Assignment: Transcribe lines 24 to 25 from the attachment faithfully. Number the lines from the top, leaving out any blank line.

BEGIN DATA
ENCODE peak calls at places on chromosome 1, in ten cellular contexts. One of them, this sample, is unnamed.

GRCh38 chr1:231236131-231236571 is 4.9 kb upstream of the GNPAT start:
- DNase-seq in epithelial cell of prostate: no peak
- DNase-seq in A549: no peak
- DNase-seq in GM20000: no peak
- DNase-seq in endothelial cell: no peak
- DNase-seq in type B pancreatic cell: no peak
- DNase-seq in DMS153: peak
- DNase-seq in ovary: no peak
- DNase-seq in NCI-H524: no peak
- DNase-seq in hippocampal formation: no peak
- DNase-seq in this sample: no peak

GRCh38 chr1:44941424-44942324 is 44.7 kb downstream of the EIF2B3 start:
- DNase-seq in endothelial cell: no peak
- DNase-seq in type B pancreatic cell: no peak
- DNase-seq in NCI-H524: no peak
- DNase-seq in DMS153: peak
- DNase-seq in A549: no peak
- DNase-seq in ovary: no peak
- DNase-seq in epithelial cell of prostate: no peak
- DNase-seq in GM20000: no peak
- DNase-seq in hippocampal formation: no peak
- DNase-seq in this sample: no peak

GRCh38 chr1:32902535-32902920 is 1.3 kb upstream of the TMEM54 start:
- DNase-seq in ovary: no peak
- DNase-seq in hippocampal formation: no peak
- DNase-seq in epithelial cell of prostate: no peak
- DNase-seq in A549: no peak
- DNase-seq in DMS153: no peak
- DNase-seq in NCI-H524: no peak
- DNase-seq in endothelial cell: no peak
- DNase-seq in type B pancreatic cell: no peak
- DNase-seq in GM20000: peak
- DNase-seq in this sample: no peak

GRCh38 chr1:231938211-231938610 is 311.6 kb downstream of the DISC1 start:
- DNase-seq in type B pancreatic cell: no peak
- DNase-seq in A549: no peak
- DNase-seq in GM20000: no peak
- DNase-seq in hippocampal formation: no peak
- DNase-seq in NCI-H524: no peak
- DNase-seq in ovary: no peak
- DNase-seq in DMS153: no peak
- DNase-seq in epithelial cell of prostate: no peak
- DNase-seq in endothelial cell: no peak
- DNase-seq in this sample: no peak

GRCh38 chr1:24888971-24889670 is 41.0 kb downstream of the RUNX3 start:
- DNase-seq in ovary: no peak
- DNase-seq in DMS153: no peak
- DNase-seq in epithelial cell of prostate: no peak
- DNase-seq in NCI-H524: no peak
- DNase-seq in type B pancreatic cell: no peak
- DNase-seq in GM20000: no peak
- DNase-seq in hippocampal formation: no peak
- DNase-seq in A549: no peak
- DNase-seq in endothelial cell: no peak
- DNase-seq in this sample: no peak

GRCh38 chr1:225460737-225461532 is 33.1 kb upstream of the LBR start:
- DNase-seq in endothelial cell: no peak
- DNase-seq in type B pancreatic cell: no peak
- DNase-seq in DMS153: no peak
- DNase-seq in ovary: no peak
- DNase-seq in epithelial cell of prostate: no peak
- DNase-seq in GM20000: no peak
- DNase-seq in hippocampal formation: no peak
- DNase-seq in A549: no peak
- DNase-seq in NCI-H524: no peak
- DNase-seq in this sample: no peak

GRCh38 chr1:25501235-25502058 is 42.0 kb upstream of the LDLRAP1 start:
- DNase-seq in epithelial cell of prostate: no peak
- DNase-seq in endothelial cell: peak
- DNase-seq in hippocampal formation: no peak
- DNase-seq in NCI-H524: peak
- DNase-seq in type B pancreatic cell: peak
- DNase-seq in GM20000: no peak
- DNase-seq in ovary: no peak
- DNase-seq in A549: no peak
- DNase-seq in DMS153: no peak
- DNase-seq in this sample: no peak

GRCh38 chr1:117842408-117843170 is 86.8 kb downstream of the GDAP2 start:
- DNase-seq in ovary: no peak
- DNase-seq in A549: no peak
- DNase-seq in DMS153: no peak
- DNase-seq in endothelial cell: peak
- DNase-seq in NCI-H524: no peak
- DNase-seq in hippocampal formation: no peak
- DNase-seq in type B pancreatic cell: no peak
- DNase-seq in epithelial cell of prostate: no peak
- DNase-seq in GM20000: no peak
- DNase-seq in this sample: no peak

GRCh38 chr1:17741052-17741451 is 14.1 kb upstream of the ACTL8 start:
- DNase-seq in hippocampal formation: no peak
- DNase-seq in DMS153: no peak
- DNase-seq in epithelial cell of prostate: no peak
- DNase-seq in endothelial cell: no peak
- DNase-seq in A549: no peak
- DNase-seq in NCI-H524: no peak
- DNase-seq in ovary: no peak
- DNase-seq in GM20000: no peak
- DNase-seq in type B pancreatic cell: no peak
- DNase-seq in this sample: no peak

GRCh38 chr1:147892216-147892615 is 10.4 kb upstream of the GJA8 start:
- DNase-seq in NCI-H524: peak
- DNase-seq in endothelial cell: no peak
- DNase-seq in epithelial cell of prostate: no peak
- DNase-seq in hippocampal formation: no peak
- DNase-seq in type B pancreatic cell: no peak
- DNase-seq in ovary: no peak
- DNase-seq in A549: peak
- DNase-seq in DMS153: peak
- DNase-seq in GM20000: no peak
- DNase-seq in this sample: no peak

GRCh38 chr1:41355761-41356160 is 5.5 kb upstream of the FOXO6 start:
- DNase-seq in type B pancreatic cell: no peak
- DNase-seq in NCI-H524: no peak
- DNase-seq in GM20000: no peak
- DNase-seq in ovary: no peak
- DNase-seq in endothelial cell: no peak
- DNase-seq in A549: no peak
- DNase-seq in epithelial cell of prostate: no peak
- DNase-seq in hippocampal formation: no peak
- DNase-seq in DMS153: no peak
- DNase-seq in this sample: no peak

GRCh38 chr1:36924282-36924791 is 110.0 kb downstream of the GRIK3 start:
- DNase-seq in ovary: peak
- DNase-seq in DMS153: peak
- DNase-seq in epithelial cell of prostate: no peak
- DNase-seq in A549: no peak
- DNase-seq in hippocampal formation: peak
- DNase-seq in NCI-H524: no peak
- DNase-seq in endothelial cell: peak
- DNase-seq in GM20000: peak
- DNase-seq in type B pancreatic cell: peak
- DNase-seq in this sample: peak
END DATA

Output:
GRCh38 chr1:32902535-32902920 is 1.3 kb upstream of the TMEM54 start:
- DNase-seq in ovary: no peak